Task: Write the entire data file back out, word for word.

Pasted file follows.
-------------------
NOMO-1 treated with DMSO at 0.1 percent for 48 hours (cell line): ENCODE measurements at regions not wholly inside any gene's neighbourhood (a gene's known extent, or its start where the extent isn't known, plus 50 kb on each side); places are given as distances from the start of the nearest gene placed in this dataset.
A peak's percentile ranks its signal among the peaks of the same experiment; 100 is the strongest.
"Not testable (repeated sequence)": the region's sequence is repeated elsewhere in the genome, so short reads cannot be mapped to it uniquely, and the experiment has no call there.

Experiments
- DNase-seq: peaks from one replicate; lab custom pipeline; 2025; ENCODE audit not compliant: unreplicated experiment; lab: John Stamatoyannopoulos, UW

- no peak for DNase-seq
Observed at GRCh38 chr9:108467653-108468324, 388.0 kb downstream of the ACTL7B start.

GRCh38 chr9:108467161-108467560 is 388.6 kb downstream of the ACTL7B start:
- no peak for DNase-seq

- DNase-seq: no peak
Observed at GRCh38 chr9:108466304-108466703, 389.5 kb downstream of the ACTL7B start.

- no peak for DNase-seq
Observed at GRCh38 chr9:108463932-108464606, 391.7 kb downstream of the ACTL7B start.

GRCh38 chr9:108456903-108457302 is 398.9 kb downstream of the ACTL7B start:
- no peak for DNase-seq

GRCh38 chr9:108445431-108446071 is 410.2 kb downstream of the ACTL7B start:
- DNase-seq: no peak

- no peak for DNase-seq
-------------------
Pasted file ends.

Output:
NOMO-1 treated with DMSO at 0.1 percent for 48 hours (cell line): ENCODE measurements at regions not wholly inside any gene's neighbourhood (a gene's known extent, or its start where the extent isn't known, plus 50 kb on each side); places are given as distances from the start of the nearest gene placed in this dataset.
A peak's percentile ranks its signal among the peaks of the same experiment; 100 is the strongest.
"Not testable (repeated sequence)": the region's sequence is repeated elsewhere in the genome, so short reads cannot be mapped to it uniquely, and the experiment has no call there.

Experiments
- DNase-seq: peaks from one replicate; lab custom pipeline; 2025; ENCODE audit not compliant: unreplicated experiment; lab: John Stamatoyannopoulos, UW

- no peak for DNase-seq
Observed at GRCh38 chr9:108467653-108468324, 388.0 kb downstream of the ACTL7B start.

GRCh38 chr9:108467161-108467560 is 388.6 kb downstream of the ACTL7B start:
- no peak for DNase-seq

- DNase-seq: no peak
Observed at GRCh38 chr9:108466304-108466703, 389.5 kb downstream of the ACTL7B start.

- no peak for DNase-seq
Observed at GRCh38 chr9:108463932-108464606, 391.7 kb downstream of the ACTL7B start.

GRCh38 chr9:108456903-108457302 is 398.9 kb downstream of the ACTL7B start:
- no peak for DNase-seq

GRCh38 chr9:108445431-108446071 is 410.2 kb downstream of the ACTL7B start:
- DNase-seq: no peak

- no peak for DNase-seq